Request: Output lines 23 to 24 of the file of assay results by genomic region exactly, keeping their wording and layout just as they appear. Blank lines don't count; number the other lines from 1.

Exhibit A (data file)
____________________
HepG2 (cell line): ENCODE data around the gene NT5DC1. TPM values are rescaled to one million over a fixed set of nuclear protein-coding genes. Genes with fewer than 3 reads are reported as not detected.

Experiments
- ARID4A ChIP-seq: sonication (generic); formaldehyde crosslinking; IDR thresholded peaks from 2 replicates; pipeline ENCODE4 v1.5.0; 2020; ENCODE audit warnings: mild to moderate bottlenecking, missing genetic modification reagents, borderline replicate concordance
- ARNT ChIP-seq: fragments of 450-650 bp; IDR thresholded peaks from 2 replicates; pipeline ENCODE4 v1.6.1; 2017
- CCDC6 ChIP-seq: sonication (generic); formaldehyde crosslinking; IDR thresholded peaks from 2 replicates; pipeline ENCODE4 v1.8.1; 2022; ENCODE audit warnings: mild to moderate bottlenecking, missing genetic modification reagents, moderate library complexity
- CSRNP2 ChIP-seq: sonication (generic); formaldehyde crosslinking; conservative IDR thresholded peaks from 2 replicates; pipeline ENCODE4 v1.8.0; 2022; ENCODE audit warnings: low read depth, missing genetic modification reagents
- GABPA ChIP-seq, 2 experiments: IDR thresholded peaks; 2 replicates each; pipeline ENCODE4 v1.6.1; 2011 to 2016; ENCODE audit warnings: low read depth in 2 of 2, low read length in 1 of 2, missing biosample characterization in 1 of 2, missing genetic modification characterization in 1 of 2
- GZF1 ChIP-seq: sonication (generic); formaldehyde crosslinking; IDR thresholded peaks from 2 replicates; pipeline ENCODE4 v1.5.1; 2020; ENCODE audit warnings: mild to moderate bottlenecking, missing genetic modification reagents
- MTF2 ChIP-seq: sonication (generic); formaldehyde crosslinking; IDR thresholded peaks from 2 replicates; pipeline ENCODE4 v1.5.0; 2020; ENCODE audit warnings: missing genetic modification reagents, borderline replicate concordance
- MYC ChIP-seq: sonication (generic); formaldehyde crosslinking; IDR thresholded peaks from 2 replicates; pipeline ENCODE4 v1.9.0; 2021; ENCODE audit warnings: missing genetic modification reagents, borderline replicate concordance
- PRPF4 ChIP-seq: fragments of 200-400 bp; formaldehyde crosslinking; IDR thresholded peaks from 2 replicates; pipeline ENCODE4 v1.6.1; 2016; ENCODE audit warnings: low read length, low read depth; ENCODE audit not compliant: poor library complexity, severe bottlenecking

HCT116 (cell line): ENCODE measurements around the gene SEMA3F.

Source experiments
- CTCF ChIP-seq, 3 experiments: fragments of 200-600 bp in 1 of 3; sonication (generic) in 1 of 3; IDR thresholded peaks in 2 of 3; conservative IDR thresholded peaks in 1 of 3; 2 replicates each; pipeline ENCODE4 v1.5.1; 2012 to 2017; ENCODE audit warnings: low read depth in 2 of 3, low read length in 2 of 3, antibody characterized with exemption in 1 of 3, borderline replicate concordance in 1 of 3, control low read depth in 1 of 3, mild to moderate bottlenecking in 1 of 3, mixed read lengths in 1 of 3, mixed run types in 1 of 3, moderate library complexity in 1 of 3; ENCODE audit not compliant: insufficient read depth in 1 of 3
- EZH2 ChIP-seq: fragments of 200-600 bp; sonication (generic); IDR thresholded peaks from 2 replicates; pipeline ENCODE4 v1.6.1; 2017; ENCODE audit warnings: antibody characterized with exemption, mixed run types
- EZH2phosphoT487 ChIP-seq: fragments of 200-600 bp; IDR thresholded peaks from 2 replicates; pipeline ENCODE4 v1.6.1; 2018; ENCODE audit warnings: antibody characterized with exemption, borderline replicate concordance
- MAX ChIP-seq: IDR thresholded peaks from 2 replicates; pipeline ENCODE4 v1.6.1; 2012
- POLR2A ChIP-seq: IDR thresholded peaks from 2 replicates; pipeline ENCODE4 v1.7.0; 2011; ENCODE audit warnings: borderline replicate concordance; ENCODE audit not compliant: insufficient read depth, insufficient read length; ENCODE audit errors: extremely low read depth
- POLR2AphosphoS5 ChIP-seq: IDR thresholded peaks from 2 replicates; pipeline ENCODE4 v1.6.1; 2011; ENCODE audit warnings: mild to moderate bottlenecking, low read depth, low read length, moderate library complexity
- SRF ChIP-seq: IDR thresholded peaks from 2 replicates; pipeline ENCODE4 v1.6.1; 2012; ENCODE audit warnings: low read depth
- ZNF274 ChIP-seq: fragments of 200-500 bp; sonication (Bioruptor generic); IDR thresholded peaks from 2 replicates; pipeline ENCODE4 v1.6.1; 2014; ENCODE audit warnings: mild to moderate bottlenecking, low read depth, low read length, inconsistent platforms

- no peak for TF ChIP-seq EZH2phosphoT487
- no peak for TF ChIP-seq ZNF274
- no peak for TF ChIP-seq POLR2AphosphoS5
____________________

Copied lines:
- no peak for TF ChIP-seq ZNF274
- no peak for TF ChIP-seq POLR2AphosphoS5